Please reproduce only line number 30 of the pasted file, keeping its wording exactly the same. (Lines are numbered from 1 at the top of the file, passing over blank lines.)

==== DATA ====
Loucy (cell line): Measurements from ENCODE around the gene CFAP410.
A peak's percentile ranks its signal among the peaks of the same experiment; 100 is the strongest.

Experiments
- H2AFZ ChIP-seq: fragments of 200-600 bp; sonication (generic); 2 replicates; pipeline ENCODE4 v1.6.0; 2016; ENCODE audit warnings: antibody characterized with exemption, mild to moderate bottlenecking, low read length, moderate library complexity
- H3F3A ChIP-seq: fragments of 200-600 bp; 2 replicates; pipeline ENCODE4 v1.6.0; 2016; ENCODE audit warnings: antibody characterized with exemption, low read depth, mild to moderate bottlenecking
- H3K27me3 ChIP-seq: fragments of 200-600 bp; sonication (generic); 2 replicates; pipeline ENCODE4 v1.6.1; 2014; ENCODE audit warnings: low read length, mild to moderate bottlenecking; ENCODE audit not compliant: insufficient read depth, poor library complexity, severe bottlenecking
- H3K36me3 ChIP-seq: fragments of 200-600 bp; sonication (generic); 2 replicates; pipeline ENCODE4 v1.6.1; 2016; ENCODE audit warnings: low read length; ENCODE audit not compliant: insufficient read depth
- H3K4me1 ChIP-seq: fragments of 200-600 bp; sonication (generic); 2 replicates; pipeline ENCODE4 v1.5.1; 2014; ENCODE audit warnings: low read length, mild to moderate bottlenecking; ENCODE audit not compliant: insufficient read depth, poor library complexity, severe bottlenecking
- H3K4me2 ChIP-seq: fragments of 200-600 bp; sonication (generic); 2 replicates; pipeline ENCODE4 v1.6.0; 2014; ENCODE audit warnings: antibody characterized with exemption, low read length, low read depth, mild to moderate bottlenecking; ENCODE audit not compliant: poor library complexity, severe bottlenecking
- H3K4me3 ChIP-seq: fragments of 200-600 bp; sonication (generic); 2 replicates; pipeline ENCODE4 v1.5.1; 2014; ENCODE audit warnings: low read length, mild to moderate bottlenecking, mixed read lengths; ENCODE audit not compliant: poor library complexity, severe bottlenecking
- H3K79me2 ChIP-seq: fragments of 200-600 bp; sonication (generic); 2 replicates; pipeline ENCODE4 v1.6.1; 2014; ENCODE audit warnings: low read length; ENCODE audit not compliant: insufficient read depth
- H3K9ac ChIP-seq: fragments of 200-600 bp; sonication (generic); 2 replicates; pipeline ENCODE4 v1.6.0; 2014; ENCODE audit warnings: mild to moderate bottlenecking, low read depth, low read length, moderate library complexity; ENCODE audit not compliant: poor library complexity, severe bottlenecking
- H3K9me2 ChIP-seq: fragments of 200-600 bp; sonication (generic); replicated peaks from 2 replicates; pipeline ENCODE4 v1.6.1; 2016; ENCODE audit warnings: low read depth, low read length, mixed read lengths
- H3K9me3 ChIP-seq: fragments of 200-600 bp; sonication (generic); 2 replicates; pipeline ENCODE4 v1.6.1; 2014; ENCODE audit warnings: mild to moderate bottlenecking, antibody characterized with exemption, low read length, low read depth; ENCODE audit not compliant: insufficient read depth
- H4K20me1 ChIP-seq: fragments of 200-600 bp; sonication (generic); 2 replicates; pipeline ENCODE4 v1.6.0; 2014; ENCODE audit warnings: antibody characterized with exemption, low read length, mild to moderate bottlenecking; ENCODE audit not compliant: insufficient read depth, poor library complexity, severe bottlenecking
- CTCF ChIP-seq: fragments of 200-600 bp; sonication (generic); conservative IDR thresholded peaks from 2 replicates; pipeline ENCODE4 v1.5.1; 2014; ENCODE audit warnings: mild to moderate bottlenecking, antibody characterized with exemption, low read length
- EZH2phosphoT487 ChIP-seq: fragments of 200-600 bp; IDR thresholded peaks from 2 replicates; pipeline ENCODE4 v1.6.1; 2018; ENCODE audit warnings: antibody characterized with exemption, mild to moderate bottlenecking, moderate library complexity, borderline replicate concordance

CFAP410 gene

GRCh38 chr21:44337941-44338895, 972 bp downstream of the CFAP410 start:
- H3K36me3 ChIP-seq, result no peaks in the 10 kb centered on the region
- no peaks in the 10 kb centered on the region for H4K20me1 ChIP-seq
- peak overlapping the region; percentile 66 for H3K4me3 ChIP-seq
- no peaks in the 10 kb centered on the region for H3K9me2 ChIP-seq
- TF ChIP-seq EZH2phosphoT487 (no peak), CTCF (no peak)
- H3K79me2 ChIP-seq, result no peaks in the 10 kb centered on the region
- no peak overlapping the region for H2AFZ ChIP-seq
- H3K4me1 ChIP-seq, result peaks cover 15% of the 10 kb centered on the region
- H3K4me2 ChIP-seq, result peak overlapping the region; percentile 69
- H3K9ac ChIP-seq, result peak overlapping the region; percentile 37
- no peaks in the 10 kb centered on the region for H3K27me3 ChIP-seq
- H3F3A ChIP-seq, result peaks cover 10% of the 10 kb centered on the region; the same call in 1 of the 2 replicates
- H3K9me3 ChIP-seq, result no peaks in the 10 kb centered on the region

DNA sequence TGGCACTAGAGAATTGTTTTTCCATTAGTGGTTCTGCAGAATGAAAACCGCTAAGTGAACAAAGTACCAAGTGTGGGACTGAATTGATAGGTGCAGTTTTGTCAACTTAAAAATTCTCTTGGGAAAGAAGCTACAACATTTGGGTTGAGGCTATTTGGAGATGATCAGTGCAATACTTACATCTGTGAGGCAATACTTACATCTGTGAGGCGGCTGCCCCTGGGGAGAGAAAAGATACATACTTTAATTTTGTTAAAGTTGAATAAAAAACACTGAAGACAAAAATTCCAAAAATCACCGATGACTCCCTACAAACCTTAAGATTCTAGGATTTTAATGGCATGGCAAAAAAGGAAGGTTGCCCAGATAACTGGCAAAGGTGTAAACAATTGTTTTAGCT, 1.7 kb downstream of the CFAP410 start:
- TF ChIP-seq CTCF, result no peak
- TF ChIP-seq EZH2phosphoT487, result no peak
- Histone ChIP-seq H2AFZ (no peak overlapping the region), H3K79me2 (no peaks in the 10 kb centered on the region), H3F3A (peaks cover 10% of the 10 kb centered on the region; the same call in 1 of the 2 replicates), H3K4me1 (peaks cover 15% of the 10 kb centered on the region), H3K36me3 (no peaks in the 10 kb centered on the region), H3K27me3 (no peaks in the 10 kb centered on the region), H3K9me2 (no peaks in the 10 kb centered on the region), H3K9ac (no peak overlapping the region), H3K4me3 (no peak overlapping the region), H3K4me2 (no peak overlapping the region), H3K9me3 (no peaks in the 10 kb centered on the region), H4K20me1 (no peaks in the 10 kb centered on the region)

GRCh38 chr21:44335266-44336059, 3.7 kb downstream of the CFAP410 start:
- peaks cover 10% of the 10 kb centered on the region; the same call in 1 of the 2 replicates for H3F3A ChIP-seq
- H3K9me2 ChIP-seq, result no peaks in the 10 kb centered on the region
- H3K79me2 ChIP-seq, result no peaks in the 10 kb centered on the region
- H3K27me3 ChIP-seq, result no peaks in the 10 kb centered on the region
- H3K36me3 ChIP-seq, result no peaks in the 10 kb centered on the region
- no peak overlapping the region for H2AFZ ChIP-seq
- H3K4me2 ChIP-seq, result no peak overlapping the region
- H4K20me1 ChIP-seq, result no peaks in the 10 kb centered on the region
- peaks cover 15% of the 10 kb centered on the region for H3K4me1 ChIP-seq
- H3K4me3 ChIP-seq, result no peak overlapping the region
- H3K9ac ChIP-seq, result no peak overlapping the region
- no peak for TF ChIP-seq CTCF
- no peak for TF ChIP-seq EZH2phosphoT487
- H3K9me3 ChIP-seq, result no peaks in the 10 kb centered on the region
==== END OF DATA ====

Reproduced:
- no peaks in the 10 kb centered on the region for H3K27me3 ChIP-seq